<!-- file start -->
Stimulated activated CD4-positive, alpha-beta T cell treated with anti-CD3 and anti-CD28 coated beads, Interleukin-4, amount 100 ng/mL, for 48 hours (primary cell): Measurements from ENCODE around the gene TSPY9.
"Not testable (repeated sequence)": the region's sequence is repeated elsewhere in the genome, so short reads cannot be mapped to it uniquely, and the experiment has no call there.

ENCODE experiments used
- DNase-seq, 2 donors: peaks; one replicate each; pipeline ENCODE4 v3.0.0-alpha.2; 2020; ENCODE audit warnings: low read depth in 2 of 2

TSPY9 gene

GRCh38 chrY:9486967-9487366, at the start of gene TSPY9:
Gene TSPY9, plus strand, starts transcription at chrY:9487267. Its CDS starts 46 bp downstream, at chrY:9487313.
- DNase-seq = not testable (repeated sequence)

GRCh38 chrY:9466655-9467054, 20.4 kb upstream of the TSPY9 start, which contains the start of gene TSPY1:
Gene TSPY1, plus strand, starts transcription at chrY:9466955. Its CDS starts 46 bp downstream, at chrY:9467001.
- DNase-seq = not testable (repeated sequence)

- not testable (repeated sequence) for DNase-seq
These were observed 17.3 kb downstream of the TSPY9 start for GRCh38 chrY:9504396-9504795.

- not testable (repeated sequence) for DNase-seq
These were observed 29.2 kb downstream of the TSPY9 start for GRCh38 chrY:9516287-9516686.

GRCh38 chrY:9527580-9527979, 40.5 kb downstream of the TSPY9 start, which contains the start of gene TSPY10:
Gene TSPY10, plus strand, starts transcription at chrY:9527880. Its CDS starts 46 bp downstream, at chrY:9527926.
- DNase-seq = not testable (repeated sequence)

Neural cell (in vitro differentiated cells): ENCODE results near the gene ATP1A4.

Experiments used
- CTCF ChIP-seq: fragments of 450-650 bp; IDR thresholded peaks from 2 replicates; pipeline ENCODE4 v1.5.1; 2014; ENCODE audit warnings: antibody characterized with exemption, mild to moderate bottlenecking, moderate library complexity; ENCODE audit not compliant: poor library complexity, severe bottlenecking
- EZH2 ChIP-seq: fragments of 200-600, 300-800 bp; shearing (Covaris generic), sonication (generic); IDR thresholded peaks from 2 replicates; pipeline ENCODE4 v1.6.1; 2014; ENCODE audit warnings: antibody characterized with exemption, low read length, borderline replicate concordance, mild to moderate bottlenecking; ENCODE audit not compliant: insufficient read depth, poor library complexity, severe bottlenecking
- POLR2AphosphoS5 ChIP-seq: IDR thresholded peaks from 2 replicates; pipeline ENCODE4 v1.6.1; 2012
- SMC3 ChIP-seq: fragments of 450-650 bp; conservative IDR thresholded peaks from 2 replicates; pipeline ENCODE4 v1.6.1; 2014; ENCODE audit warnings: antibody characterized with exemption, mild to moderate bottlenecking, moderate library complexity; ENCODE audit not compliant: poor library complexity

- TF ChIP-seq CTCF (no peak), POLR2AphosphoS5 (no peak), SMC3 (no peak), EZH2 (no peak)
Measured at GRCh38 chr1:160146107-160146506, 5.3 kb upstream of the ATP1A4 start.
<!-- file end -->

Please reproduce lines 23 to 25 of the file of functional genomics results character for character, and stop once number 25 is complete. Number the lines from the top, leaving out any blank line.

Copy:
- POLR2AphosphoS5 ChIP-seq: IDR thresholded peaks from 2 replicates; pipeline ENCODE4 v1.6.1; 2012
- SMC3 ChIP-seq: fragments of 450-650 bp; conservative IDR thresholded peaks from 2 replicates; pipeline ENCODE4 v1.6.1; 2014; ENCODE audit warnings: antibody characterized with exemption, mild to moderate bottlenecking, moderate library complexity; ENCODE audit not compliant: poor library complexity

- TF ChIP-seq CTCF (no peak), POLR2AphosphoS5 (no peak), SMC3 (no peak), EZH2 (no peak)